By Rebecca Kaplan
Content Warning: This piece discusses eating disorders, with a focus on purging for weight-loss
The supermodel Ashley Crawford, a.k.a. Big Bertha, or sometimes just Bertha, is part of the Detroit-based superhero team currently known as the Great Lakes Champions, or X-Men, or Avengers (no one can keep it straight). As the Tony Stark of the GLA, Bertha bankrolls the team with the money she earns from her very successful modeling career – yeah, she’s one badass bitch both on and off the catwalk, despite her history of mutant bulimia.
If you haven’t heard of Big Bertha and the rest of the GLA, then you’re not alone. Clint Barton and Marvel’s massive legal team worked hard to keep it that way, and the flyover Avengers have had mostly scattered appearances since their less than mundane introduction to save Hawkeye and Mockingbird’s marriage. However, in the GLA’s first appearance, Bertha pulls some of the best superhero moves in the Marvel Multiverse. My version of “Pop, Pop!”
To Me, Big Bertha’s Bulimia Made Her a Hero
In 1989, Marvel Comics introduced Ashley Crawford in West Coast Avengers #46. In Big Bertha’s introduction, she can manipulate her size at-will, granting her superhuman strength and endurance. However, her superpower comes with a catch: she can only go back to her lower body weight by vomiting. Although we don’t see it in this issue, in the character’s early depictions, Bertha is explicitly drawn making herself throw up to return to a lower body weight, an inner battle the character struggles with from the moment she smashes onto the scene. But, eventually, she rejects the Ashley Crawford identity (who, by the point of the rejection, is a plus-size model) entirely, and she changes her legal name to Bertha Crawford in Great Lakes Avengers #1.
This character spoke to me as a kid who wanted to be a dancer, but whose body was never enough: never skinny enough, never the right proportions, and never the right pain tolerance – thanks to a combo of low of food intake and endometriosis, which was already engulfing my nerves and organs, even if I didn’t know it.
Like me, who was raised in a dance world influenced by the legacy of George Balanchine (just read this article for explanation), Bertha was also raised in a world of child stars, celebutants, artists, and wannabes dying to be thin. And, she was bound by “the way females are portrayed in these things.” However, the key difference is that Bertha has superpowers, and she can actually vomit herself skinny… As I battled my own demons, I found her story empowering because it meant that someone in recovery for an eating disorder could be a rolemodel for others.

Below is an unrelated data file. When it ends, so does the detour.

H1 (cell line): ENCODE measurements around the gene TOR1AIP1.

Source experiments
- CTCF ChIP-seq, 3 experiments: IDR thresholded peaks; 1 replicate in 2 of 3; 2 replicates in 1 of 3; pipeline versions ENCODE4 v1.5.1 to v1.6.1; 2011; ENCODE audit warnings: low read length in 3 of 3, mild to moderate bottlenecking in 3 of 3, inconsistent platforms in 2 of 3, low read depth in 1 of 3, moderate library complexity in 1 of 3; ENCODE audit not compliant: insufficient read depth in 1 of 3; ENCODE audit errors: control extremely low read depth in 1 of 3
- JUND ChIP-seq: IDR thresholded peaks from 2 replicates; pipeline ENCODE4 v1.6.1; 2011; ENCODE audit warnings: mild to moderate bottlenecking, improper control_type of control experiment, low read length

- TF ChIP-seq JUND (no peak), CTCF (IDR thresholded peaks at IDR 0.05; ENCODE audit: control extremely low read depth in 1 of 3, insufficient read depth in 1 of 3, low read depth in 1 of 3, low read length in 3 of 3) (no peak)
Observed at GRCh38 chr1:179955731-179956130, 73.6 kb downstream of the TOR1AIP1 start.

Although I wasn’t living that life yet, it was the life I hoped to live. When I was introduced to the character, my situation felt more akin to Tigra’s over at the West Coast Avengers compound, in which food control was a warning sign of much deeper institutional trauma. Over at the West Coast compound, John Walker – who only recently joined the team – is already up to his military man tricks, making value judgments on diets that are new to him, exclaiming, “That’s…Disgusting! Whatever her physical attributes, Tigra is a human being! She should not be eating raw mice!” before he physically restrains her from eating. Fuck off, John Walker. This panel fills me with rage.
And yeah, those storylines can be interpreted as fatphobic, but reasonable minds can disagree, and it was also comforting to someone with an eating disorder trying to find their story on the pages of Marvel Comics. To me, Bertha proved to be a feminist from the jump: she didn’t let anyone tell her or her teammates what to do. Not even Hawkeye or Mockingbird, and for someone trying to find empowerment in a disorder that often leaves one feeling so powerless, the text read as a young woman who wouldn’t even let bulimia get her down.
As I battled through recovery, I appreciated that Bertha was always about more than her bulimia (see G.L.A. (2005) #3). She was also about the control the patriarchy uses to exert impossible beauty standards over people’s bodies. While future depictions of the character sometimes bordered on insensitive, the inner battle between Ashley Crawford and Bertha is something other body dysmorphic disorder sufferers might relate to because it mirrors the battle for power occurring in the debates over the artistic depiction of marginalized bodies.
The Importance of Media Literacy in Treating Eating Disorders
As someone with long-lasting – and sometimes disabling – impacts from the physical effects of their eating disorder, it’s hard not to feel angry that my diagnosis was stalled for years. However, through years of isolation, comics offered much needed company when it was too hard to explain my disordered eating to others, and sequential art is still my savior in recovery, and luckily, the science backs me up! Throughout my ongoing healing process, comic books – plus, my extensive head canon – continue to save me from a lot of things daily.
Eating disorders are about more than food. At their core, they’re about undue influence of body weight and shape on self-worth, distortion of body image, and pervasive thoughts about weight gain or loss. However, eating disorders have been historically neglected in research, especially in proportion to their public health burden, and the few studies that have been performed have only focused on women. Thus, anorexia really isn’t only a young, rich, white girl disease, people just have that misconception because the nosology of eating disorders evolved based on female symptom profiles, with normative data on older individuals, males, LGBTQ+, and minority groups lacking despite the fact that no group is immune to the deadly condition.
Eating disorders don’t discriminate, impacting people from all backgrounds regardless of age, race, sexuality, gender identity, ethnicity, socioeconomic status, or location – and all bodies, including people living in larger bodies. Comic books can provide more than comfort; they can also raise awareness of eating disorders by educating the public to help get lifesaving resources to all people who need them. Although Ashley Crawford is not the stereotype of a person with an eating disorder, many eating disorder patients live in a larger body like Bertha, and some, like me, have brains that can’t see the difference.